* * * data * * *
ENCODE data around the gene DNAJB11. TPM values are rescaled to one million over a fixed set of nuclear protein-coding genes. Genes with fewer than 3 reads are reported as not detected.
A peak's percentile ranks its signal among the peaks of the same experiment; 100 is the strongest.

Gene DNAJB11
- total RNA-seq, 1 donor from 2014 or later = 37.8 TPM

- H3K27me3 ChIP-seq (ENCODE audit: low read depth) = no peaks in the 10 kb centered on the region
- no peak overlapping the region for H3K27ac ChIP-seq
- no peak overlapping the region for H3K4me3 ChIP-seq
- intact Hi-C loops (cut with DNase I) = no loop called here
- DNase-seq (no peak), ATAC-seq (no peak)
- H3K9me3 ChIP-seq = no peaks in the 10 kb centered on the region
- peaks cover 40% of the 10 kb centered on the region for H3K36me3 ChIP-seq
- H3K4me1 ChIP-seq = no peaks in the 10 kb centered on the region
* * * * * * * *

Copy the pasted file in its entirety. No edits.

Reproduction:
ENCODE data around the gene DNAJB11. TPM values are rescaled to one million over a fixed set of nuclear protein-coding genes. Genes with fewer than 3 reads are reported as not detected.
A peak's percentile ranks its signal among the peaks of the same experiment; 100 is the strongest.

Gene DNAJB11
- total RNA-seq, 1 donor from 2014 or later = 37.8 TPM

- H3K27me3 ChIP-seq (ENCODE audit: low read depth) = no peaks in the 10 kb centered on the region
- no peak overlapping the region for H3K27ac ChIP-seq
- no peak overlapping the region for H3K4me3 ChIP-seq
- intact Hi-C loops (cut with DNase I) = no loop called here
- DNase-seq (no peak), ATAC-seq (no peak)
- H3K9me3 ChIP-seq = no peaks in the 10 kb centered on the region
- peaks cover 40% of the 10 kb centered on the region for H3K36me3 ChIP-seq
- H3K4me1 ChIP-seq = no peaks in the 10 kb centered on the region